News last week that Das Racist and the Cataracs will be the main acts performing at Harvard’s 2012 Yardfest is unlikely to excite die-hard fans of the Top 40. After The Crimson confirmed the line-up from the groups themselves, some online reaction was swift. On Harvard FML—great arbiters of students discourse its commenters no doubt are—the most discussed post on March 21 was the following: “Cataracts and Das Racist? Who are those people? Why do we let disgusting indie hipsters run our lives? FOL.” “Indie hipsters” is, of course, only partly fair to Das Racist and the Cataracs, both of which are hip-hop groups, based in respectively in Brooklyn and Los Angeles. True, these are not the “most mainstream” acts, but equally they hardly qualify as the most indie, alternative choices that Harvard’s event board could possibly select. More to the point, performances that are a little out-of-the-ordinary should always be welcome at an annual “festival” like Yardfest.
Neither group should feel any pressure to prove their credentials to skeptical Harvardians. Das Racist, perhaps most famous for its 2011 single “Pizza Hut Tacco Bell Combination” that has come to epitomize its refreshing blend of rap and humor, achieved broad recognition and plaudits for its first commercial album, “Relax,” released last September. The Cataracs’ work, much of it well known on campus, includes “Top of the World,” viewed over 23 million times on YouTube, and cannot be dismissed as an esoteric indie-alternative group without broad appeal. The group produced and wrote 2010’s “Like a G6,” which was sung by last Yardfest’s headline act Far East Movement. So while one group continues a sharp rise to fame, the other will no doubt continue to produce its own interesting content while working with some of the most talented artists in the industry.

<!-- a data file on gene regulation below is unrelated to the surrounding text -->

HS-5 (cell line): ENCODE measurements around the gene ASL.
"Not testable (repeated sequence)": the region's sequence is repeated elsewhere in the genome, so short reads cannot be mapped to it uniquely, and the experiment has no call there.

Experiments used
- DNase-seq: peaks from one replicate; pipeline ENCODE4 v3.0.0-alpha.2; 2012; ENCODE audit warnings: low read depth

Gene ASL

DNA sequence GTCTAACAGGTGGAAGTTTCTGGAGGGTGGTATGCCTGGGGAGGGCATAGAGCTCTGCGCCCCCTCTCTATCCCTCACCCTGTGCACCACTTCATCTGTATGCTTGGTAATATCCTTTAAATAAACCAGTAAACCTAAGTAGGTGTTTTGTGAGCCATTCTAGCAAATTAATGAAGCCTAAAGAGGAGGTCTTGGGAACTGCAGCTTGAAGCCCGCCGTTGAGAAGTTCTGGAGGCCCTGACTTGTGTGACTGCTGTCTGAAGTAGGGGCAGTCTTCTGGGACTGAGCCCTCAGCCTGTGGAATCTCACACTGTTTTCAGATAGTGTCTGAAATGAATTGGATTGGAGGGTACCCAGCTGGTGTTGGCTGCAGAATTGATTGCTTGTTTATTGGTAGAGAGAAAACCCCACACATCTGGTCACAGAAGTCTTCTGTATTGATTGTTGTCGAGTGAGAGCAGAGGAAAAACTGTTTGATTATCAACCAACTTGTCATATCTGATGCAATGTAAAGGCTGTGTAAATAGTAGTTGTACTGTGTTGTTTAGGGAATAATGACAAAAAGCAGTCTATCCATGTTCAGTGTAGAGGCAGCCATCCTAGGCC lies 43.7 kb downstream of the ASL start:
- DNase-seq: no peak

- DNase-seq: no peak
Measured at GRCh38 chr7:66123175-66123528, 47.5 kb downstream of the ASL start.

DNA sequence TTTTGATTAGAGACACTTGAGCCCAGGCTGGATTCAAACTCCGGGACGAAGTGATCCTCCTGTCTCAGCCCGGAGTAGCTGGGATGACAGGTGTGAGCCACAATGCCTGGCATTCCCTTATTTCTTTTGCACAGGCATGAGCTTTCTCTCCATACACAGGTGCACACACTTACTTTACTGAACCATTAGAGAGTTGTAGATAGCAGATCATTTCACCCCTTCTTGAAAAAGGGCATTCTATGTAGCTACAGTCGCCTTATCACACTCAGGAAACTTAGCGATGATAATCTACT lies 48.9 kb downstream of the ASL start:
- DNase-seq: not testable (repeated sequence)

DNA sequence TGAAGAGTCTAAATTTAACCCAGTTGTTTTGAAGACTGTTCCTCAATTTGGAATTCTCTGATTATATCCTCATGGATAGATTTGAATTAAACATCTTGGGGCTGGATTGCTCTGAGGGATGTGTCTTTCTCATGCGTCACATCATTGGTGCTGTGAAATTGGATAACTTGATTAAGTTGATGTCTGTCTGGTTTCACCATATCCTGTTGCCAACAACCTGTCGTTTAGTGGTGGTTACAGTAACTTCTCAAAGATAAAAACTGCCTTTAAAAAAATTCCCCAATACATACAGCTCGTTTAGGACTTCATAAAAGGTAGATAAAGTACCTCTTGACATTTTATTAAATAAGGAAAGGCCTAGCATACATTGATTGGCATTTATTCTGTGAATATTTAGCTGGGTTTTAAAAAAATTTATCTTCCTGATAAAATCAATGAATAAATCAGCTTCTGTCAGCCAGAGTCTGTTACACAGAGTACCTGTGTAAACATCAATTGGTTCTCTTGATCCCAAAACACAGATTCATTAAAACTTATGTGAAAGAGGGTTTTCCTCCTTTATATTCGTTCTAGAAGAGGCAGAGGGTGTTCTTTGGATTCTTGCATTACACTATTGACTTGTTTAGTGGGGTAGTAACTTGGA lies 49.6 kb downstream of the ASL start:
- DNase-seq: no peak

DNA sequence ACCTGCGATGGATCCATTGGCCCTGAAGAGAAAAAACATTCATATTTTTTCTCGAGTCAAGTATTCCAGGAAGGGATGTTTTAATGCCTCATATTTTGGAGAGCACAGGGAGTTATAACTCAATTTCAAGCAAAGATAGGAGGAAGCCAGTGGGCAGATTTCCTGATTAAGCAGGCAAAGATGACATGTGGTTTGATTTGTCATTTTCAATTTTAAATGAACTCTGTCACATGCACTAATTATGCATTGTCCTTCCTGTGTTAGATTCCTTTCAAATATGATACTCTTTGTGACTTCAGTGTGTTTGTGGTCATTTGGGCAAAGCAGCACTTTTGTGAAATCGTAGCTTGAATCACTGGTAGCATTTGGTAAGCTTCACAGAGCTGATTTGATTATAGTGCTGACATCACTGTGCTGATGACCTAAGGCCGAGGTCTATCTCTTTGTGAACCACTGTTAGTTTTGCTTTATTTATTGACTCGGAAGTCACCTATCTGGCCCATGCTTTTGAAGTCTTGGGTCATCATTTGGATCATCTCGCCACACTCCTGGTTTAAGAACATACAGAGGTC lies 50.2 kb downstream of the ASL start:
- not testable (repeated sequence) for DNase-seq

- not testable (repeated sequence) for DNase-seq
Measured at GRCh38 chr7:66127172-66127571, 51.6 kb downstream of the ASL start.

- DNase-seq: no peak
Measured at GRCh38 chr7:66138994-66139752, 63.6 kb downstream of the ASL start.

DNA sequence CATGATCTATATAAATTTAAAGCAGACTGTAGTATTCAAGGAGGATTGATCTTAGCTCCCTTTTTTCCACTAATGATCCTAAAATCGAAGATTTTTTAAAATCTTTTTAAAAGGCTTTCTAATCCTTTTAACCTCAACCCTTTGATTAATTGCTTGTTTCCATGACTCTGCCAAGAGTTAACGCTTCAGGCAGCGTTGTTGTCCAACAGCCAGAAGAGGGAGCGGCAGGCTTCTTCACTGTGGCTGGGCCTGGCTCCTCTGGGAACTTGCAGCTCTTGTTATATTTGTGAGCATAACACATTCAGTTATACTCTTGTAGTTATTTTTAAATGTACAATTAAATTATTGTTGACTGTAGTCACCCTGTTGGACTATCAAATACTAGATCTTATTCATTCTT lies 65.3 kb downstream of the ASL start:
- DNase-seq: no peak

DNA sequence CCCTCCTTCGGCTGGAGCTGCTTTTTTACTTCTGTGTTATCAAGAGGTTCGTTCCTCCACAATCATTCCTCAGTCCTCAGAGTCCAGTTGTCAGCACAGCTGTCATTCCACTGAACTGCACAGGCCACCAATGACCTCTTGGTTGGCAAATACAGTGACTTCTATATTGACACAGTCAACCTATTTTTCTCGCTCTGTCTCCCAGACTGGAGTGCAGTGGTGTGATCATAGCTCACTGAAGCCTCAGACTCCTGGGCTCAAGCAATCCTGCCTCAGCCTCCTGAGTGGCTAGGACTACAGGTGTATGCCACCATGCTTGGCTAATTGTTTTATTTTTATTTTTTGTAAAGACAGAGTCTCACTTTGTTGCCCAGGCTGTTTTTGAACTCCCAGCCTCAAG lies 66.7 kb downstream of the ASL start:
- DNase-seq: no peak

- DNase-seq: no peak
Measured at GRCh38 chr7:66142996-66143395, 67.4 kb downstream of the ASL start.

That these groups have not quite, or not yet, reached the same level of superstardom as some of their peers is a good thing. With each season’s newest (or “freshest”) and most listened-to hip-hop, R&B, and occasional electronic singles on perpetual repeat cycle at college events and parties, America’s most popular songs can hold a monotonous grip on daily life. At parties, in the dining hall, in stores, the music is always the same. Some kind of audio stimulation that Harvard students might not have been exposed to three times a day for the past two months is hence very welcome.
While other universities meanwhile spend large sums attracting the most in-demand acts, Harvard can avoid such extravagant expenditure on performances that really aren’t worth it. Note, for example, the extra sums Columbia University shelled out for last year’s Bacchanal, its own equivalent of Yardfest, to pay for Snoop Dogg’s appearance. Without doubt, recruiting T-Pain and Tiësto respectively for Yale and the University of Pennsylvania’s Spring Flings must not come cheap either. Detractors of indie groups should also consider that mainstream rap and electronic dance music often prove the most divisive of all styles in campus communities.
Aside from the main point that constantly played “mainstream” acts are often very expensive to hire, Harvard students should conversely bear in mind that they do not pay for Yardfest, or at least don’t pay for it directly. No one has exactly been forced to buy an expensive concert ticket for something they don’t want to see. Instead, this can be an opportunity to embrace choices that push many toward music they don’t habitually listen to or, in this case, fast food combinations that may initially sound unappetizing.
More importantly, it is not obvious how much the presence of well-known but not universally loved hip-hop groups over a generic Top 40 artist will do to change Yardfest’s core function on campus. Again, Yardfest is not a concert to which individuals have bought tickets in order to see a specific artist. The event is instead about celebrating on a boozy Sunday, while pretending that (likely non-existent) hot spring weather is here to stay and Harvard students are always convivial in each other’s company. So if you like hip-hop with a twist, then celebrate. If not, admit the music is probably not the main factor you consider when choosing whether or not to go to the annual spectacle that is Yardfest.